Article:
Back to the Future Part II's vision of 2015 was an intelligent house that greeted people as they walked in. "Welcome home, Marty!" it would say. "Lord of the manor, King of the castle!" Well, this new patent application from Nintendo might lead to that mythical home of the increasingly-near future.

The patent shows a wireless connection between a home console and portable game system — let's say Wii and 3DS — used to share information like who's at home but potentially much more.

It's a simple premise. After pairing the two devices, a Wii console left in standby mode would communicate with a 3DS console via wireless. If the 3DS leaves range, the Wii would know the user had left; when the machine comes back into wireless range, it'd know the user had returned. The patent explains the TV screen could display a message, or the console could make a sound or illuminate an LED bulb to let people know someone was back. The 3DS too could display a "welcome home" message to its owner.

It sounds straightforward, if unreliable: what if you simply switch off your 3DS, or you have a large house and leave wireless range? Using the 3DS's pedometer and internal clock functions, the software would be able to calculate if you'd actually left the house and come back or simply wandered out of range. It could also see if you'd tried to trick the pedometer by shaking the console by plotting number of steps against time elapsed. Clever stuff, really.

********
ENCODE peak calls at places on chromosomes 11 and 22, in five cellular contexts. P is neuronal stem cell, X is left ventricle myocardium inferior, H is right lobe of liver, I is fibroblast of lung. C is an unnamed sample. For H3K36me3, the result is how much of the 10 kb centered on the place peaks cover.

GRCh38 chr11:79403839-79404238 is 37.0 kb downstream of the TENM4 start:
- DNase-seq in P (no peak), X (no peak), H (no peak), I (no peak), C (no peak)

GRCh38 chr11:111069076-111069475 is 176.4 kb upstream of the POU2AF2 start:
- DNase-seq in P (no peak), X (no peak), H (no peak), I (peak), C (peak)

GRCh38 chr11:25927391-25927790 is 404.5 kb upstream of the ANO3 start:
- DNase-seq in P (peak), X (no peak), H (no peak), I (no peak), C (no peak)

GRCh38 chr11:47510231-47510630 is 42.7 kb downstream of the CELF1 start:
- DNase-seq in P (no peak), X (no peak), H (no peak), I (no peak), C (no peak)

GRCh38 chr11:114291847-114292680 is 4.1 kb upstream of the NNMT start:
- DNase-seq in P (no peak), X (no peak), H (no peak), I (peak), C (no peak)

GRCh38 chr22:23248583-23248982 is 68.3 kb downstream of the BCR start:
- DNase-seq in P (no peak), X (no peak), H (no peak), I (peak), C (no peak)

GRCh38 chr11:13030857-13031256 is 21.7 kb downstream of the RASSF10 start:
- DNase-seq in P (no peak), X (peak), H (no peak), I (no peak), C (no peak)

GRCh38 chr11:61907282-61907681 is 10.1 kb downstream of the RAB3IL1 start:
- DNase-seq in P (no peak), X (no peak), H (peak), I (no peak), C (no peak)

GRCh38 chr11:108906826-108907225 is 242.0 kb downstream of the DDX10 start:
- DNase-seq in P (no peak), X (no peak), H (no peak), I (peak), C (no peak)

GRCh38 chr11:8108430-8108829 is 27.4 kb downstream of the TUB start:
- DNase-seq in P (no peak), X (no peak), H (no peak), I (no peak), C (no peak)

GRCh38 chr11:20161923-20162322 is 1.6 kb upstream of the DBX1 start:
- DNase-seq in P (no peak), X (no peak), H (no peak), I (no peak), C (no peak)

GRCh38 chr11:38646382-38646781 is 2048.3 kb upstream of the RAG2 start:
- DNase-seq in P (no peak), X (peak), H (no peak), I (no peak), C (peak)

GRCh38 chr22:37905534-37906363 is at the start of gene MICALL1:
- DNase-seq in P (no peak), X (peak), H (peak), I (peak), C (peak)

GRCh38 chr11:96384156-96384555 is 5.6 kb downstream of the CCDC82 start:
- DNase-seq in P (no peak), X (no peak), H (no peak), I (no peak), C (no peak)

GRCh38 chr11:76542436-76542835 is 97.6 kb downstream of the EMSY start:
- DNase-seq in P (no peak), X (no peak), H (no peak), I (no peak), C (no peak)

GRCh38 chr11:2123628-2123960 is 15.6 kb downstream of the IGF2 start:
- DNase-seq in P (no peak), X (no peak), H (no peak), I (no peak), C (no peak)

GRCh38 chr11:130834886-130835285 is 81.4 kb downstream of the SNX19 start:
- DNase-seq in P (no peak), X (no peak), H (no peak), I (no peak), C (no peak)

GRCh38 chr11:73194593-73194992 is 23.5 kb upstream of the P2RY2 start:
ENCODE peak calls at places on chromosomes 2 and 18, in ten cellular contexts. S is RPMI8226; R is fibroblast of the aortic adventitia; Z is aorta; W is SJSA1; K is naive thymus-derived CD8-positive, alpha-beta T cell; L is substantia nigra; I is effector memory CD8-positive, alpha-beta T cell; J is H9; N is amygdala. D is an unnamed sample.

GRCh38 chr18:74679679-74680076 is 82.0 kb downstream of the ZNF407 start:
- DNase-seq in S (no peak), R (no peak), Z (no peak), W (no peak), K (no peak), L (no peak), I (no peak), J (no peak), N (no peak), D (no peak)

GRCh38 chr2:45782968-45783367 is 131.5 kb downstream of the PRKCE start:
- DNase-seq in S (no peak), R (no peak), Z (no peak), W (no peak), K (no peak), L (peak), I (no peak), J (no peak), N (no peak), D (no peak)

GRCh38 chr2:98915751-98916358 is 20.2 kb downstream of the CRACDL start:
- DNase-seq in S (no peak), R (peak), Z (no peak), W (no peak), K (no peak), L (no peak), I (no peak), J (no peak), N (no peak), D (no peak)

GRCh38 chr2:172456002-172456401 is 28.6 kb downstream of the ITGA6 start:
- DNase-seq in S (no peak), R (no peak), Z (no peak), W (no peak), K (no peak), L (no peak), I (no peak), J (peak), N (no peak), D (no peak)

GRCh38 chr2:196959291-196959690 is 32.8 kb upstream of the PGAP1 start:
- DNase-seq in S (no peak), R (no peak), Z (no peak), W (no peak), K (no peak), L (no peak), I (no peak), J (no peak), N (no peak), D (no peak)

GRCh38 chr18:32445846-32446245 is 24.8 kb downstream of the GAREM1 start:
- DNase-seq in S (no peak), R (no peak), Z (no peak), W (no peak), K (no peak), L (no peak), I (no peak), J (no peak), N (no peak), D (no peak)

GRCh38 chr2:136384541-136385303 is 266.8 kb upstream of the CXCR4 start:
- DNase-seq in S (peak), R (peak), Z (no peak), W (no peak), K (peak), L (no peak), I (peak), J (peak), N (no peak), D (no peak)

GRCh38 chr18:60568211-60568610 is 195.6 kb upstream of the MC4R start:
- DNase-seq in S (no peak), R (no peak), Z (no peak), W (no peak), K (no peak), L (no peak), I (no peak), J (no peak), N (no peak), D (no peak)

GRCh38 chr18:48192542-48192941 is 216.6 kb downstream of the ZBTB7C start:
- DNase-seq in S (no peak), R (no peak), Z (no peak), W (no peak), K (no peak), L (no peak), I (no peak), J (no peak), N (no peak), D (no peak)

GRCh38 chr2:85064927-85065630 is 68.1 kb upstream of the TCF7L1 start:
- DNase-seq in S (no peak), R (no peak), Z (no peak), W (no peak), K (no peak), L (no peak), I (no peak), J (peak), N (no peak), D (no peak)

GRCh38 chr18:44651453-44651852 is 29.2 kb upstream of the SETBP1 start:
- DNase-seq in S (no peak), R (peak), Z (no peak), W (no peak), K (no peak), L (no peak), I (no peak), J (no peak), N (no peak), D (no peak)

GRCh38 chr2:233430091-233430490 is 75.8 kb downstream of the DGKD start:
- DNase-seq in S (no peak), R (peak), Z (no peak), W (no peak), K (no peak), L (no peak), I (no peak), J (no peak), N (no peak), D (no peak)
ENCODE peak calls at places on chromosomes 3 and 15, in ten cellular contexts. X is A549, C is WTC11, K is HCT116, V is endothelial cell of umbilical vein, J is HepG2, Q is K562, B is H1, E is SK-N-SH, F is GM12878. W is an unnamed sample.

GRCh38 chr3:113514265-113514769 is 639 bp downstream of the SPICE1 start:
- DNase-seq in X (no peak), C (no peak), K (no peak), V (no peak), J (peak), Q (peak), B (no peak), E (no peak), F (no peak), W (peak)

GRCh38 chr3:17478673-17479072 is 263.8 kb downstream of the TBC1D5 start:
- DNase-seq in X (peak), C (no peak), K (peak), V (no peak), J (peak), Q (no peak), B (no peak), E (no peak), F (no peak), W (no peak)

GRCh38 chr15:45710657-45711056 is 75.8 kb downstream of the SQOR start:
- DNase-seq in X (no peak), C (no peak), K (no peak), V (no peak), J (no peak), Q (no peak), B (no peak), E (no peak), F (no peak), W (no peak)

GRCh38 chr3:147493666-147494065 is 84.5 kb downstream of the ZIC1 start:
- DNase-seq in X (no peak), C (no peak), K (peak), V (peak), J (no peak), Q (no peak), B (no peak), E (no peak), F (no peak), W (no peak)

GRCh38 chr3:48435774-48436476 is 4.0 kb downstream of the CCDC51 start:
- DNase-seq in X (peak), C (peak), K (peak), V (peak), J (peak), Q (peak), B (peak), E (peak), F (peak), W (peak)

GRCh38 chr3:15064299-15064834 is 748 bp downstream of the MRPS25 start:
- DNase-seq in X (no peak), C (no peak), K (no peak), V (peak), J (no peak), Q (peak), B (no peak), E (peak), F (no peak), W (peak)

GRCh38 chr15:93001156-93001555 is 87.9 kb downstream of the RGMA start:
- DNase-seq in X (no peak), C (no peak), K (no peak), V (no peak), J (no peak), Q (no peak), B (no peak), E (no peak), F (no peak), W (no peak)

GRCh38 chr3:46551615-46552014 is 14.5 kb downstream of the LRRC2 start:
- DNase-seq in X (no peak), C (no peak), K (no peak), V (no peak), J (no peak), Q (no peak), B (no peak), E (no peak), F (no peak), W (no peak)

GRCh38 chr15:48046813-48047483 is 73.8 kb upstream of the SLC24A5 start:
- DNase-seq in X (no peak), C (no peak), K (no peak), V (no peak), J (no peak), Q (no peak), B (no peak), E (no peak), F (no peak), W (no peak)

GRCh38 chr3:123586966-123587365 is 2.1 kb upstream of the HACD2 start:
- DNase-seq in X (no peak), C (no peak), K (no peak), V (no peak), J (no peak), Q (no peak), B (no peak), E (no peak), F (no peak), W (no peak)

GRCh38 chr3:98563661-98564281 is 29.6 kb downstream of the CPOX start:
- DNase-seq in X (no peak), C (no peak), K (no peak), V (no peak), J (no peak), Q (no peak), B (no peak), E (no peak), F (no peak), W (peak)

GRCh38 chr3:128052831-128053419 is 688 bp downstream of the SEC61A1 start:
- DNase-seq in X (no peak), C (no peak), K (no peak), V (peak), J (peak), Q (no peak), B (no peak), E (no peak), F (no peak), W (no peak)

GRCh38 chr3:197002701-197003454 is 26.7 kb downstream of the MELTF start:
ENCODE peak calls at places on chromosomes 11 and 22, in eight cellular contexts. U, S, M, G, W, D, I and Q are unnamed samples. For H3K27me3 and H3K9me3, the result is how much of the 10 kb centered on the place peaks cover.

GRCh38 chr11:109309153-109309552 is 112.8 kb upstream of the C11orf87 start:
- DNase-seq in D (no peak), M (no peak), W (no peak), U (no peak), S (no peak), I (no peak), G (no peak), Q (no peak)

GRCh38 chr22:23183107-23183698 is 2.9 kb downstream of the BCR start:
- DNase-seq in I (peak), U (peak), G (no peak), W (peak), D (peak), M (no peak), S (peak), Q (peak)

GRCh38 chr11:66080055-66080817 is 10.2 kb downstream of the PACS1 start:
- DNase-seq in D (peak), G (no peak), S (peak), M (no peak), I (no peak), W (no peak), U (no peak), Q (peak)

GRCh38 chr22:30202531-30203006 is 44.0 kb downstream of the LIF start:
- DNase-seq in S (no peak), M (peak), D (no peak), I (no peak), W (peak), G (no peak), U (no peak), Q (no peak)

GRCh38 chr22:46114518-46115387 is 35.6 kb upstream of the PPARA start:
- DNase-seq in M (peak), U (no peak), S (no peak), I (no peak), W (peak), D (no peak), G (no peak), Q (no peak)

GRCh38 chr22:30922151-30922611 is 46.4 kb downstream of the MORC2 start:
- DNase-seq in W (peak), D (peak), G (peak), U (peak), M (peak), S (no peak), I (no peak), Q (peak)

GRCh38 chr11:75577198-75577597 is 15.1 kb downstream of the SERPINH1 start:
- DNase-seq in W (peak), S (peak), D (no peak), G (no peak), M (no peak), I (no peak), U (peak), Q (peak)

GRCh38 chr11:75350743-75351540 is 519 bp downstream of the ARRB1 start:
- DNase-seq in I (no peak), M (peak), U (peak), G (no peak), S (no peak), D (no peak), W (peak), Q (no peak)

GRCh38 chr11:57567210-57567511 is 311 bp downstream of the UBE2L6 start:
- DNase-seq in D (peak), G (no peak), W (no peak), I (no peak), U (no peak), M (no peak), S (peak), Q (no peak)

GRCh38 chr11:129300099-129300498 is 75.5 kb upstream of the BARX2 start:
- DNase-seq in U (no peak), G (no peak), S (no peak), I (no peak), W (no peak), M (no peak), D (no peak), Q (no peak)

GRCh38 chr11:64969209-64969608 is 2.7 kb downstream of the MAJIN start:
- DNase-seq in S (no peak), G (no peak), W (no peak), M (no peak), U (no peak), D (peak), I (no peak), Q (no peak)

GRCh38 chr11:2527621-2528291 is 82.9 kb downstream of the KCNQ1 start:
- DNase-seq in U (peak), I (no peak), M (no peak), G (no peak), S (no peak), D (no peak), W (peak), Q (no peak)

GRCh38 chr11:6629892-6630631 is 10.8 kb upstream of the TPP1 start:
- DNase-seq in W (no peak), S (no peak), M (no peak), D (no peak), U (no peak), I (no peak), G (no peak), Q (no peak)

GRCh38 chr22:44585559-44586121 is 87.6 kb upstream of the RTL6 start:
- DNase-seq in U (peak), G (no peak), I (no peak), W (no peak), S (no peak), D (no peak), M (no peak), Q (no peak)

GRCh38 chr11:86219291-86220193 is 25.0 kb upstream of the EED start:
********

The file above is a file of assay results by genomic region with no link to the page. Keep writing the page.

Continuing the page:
The best part of all is that using WiiConnect24 in conjunction with this new ability would allow the Wii to download new content for 3DS games — a map, a weapon and so on — and push it to any 3DS consoles within range. SpotPass is capable of this function too of course, but we like the idea of a home console sending new content to handheld users.

Nintendo has repeatedly said its intention with Wii and Wii U was to make them integral to the living room; this is just another step towards those high-tech 2015 homes Robert Zemeckis promised us. Next we want one of those hydrating microwaves, please.